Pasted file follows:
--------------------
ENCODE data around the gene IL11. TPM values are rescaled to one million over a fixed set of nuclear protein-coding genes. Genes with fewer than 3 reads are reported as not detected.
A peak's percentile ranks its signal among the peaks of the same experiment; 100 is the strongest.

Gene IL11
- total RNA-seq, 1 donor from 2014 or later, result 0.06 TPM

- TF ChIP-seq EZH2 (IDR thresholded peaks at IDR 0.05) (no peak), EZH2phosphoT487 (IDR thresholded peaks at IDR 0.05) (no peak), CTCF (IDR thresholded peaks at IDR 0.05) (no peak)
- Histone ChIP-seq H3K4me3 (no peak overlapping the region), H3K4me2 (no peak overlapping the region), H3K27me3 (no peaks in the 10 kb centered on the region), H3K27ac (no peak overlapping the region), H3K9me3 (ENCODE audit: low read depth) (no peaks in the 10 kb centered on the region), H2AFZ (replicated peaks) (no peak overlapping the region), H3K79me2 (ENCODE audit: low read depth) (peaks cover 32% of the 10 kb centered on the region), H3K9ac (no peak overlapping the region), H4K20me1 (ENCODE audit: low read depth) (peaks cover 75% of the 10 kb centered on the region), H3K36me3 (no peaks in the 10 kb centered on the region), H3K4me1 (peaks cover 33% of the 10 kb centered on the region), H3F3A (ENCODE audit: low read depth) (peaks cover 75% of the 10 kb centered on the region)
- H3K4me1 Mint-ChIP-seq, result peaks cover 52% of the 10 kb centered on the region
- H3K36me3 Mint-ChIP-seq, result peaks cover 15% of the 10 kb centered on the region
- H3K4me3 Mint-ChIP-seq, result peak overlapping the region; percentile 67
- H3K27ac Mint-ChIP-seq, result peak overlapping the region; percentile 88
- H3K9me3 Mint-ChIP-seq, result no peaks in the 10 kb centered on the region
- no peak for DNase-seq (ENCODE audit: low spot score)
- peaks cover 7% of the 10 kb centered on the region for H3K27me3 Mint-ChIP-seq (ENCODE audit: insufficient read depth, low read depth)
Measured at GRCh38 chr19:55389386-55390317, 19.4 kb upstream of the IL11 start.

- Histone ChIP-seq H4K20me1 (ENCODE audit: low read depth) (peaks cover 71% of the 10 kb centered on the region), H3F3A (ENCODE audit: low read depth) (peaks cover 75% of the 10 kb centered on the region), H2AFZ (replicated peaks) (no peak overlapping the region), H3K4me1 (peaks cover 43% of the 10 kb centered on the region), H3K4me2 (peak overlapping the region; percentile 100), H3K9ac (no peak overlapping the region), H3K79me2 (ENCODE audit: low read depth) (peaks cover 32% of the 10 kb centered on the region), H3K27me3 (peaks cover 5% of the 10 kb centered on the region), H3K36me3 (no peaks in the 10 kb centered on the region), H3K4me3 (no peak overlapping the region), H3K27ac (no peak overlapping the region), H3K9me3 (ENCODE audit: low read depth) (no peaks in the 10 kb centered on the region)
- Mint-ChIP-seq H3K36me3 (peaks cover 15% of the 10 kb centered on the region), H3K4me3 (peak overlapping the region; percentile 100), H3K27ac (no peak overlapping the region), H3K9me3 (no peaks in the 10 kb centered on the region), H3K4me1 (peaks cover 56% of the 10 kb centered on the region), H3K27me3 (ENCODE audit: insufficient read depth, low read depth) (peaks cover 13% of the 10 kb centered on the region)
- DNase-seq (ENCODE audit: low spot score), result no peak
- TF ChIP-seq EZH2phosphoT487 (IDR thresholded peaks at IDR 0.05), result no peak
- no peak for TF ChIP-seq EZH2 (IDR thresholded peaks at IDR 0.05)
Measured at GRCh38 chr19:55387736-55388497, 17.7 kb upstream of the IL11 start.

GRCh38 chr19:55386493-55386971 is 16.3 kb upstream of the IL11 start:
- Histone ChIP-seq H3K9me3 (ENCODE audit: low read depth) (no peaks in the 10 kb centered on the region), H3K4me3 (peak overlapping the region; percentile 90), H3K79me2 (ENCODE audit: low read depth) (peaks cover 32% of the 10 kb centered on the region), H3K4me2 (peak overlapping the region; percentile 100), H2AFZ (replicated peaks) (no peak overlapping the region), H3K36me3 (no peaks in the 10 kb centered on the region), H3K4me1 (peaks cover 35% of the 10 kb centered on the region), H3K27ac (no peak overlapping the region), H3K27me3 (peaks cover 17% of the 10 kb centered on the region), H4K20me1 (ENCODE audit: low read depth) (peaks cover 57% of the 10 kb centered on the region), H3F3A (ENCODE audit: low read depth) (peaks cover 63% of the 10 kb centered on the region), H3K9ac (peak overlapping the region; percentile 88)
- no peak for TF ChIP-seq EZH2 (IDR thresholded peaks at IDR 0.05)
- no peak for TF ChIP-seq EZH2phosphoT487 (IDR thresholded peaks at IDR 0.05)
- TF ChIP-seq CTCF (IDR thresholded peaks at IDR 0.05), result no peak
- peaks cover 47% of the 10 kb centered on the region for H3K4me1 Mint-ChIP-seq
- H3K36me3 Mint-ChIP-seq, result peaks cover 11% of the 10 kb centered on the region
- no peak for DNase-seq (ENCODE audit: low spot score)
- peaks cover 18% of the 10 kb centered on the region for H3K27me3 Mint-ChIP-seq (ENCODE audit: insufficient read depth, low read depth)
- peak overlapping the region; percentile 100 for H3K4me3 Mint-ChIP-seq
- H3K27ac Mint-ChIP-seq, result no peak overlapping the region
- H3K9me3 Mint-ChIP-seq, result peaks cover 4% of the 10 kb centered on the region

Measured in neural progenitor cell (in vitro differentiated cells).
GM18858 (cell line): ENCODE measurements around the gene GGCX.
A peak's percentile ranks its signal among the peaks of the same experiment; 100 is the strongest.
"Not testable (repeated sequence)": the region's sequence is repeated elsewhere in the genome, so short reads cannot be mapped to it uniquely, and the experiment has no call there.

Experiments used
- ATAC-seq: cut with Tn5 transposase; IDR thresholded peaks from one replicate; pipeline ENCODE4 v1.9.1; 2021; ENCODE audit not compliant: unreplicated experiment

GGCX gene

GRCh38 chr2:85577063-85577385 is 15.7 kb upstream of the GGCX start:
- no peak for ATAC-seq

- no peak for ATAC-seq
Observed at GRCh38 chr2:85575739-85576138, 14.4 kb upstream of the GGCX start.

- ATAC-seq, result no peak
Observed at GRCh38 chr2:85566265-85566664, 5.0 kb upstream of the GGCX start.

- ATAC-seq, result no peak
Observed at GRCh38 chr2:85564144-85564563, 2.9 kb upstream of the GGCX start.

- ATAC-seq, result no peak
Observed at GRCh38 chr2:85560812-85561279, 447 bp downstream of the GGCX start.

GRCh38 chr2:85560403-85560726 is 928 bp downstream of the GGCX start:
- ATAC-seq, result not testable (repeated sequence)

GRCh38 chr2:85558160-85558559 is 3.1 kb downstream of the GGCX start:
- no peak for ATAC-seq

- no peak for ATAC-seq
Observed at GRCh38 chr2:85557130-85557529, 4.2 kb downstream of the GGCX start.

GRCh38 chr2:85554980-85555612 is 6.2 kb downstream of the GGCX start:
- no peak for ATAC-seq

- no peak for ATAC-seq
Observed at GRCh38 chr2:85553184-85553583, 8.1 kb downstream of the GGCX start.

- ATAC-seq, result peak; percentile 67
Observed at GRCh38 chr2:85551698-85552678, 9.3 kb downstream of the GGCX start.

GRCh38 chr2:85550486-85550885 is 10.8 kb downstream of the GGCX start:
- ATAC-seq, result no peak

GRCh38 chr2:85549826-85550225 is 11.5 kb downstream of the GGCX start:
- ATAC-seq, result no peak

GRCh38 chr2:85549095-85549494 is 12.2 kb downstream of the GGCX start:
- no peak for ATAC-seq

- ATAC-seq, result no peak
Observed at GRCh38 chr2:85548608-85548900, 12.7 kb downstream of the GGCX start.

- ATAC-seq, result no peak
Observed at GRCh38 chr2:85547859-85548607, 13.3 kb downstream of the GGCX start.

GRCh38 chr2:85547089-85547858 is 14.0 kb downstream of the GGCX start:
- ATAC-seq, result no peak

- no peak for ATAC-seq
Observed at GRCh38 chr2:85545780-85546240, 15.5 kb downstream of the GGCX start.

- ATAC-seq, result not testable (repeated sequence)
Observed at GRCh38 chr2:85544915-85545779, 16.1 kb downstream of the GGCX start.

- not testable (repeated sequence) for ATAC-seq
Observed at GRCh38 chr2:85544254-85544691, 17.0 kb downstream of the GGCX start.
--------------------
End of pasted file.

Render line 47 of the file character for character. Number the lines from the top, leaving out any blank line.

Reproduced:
Observed at GRCh38 chr2:85564144-85564563, 2.9 kb upstream of the GGCX start.